Western North Atlantic Ocean
At a glance | Vital stats | Curiosities | Closeup | The role of Fisheries and Oceans Canada
At a glance
Yellowtail flounder are flat, odd-looking fish whose eyes are both on the same side of the head. Their strange appearance doesn't make them any less desirable to fishermen: one of the most valuable commercial flatfish species for human consumption in North America, the yellowtail flounder is a sought-after catch.
Yellowtail flounder go through an unusual transformation as they develop. When these fish hatch, their eyes are on opposite sides of their heads; but as they grow, one eye migrate to the other side of their body—so that the ‘side' becomes the ‘top' of this undersea contortionist.
About the yellowtail flounder
The yellowtail flounder is a small-mouthed Atlantic flatfish that lives on sandy bottom in water 37 to 91 metres deep. Known as the yellowtail, rusty dab and sole, this medium-sized species can grow up to 60 cm long, but more commonly measures 30 to 40 cm.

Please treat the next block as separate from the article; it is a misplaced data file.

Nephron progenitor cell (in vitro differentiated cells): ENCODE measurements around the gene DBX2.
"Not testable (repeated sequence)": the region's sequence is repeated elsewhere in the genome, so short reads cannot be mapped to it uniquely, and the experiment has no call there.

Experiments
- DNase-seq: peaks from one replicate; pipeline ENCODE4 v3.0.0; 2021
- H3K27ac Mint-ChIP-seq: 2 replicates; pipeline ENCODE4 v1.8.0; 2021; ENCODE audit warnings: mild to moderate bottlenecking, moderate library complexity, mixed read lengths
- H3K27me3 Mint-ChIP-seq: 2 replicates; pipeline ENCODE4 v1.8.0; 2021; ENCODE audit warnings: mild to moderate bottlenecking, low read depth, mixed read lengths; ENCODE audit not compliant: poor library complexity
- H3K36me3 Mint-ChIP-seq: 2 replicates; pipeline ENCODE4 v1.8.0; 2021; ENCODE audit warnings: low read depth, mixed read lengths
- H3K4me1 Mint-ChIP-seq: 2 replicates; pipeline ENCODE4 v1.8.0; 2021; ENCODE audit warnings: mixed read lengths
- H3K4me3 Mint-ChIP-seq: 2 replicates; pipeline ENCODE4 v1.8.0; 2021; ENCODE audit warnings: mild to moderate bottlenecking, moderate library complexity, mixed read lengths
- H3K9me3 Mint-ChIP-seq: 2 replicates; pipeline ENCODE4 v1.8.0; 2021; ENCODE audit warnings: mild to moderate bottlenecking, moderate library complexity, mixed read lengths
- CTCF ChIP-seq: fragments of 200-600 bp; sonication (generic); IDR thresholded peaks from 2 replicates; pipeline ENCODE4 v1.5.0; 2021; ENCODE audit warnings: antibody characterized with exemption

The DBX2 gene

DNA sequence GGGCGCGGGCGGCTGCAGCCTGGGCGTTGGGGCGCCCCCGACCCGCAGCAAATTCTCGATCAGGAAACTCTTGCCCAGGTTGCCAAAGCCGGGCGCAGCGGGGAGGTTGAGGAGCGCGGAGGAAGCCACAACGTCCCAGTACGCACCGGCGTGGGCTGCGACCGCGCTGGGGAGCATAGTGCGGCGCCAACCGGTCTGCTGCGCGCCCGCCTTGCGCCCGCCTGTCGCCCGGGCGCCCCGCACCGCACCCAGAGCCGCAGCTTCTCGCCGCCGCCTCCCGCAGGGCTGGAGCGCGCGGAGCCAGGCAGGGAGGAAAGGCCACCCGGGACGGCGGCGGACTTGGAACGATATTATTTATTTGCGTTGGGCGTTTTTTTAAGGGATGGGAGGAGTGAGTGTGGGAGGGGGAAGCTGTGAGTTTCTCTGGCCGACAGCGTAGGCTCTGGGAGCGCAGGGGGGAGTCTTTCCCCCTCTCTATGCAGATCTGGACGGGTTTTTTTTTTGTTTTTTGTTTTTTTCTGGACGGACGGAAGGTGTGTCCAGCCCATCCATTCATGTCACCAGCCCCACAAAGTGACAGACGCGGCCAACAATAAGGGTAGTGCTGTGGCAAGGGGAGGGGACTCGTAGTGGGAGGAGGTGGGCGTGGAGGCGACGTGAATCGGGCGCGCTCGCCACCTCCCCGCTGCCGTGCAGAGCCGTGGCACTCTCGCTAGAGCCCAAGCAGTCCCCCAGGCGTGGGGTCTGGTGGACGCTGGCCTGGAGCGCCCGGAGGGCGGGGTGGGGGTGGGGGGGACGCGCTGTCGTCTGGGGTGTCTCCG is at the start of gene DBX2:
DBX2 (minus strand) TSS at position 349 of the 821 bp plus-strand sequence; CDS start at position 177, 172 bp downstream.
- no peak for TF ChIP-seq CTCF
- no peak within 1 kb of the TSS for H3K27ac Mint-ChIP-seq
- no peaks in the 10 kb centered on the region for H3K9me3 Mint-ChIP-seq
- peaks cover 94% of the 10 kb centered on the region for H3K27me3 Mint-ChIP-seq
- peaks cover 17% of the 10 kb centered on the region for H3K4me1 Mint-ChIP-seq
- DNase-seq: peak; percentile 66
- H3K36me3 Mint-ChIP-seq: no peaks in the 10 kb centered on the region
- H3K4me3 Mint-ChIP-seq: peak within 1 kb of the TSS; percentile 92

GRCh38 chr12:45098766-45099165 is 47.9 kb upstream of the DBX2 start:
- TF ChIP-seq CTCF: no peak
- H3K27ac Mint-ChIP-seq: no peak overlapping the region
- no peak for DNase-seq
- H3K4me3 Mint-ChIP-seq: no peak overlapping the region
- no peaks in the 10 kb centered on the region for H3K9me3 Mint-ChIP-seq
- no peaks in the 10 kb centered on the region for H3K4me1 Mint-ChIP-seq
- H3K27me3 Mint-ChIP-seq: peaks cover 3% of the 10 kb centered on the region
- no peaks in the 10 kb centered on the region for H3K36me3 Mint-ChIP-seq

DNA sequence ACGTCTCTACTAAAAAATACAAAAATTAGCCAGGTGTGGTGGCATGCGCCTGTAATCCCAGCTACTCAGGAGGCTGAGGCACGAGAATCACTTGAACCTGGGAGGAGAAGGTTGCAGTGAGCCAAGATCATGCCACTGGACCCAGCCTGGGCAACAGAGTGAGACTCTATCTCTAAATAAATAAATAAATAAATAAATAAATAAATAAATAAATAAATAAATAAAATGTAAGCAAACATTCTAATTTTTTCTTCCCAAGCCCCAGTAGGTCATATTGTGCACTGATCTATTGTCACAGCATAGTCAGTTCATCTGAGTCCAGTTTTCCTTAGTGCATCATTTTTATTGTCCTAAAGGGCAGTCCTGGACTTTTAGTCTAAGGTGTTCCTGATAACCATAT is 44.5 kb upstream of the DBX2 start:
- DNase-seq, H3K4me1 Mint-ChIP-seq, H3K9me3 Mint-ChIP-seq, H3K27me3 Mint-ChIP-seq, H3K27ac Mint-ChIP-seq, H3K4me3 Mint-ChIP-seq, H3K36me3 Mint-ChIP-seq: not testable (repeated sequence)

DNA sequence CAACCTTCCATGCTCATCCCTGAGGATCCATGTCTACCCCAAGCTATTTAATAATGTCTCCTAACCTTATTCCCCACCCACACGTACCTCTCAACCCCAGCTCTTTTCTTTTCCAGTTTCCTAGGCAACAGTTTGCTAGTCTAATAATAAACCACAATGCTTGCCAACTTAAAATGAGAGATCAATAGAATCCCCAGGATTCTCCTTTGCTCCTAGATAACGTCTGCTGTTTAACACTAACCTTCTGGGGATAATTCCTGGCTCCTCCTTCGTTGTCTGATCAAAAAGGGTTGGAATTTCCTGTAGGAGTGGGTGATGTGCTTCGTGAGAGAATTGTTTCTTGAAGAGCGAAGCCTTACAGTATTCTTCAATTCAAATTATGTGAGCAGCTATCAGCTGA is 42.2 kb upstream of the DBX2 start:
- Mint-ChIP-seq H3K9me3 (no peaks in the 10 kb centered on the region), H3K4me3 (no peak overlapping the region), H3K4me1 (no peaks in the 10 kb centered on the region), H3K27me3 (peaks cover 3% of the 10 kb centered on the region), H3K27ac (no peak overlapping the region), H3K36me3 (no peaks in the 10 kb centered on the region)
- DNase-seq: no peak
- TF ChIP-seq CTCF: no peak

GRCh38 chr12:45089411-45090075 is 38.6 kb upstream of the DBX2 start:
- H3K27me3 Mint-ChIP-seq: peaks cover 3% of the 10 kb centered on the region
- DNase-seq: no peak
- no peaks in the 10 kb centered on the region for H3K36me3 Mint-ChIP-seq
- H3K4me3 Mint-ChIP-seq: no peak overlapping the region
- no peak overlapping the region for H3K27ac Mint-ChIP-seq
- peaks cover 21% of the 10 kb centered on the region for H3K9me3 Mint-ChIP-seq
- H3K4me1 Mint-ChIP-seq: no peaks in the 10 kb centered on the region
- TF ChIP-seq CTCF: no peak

Its oval-shaped body is compressed—i.e., flattened—and often is reddish brown to olive green in colour on top (with irregular rusty red spots). The underside is white with some lemon-yellow colouring. Its small mouth and thick fleshy lips distinguish the yellowtail from the large-mouthed flounders (halibut and plaice).
With its small mouth, the yellowtail flounder selects smaller types of food. Adults feed primarily on amphipod, a common group of shrimp-like species, shrimp, polychaete worms, small quantities of other invertebrates such as small crabs, mollusks, and occasionally small fish (e.g., small sculpins and sand lance).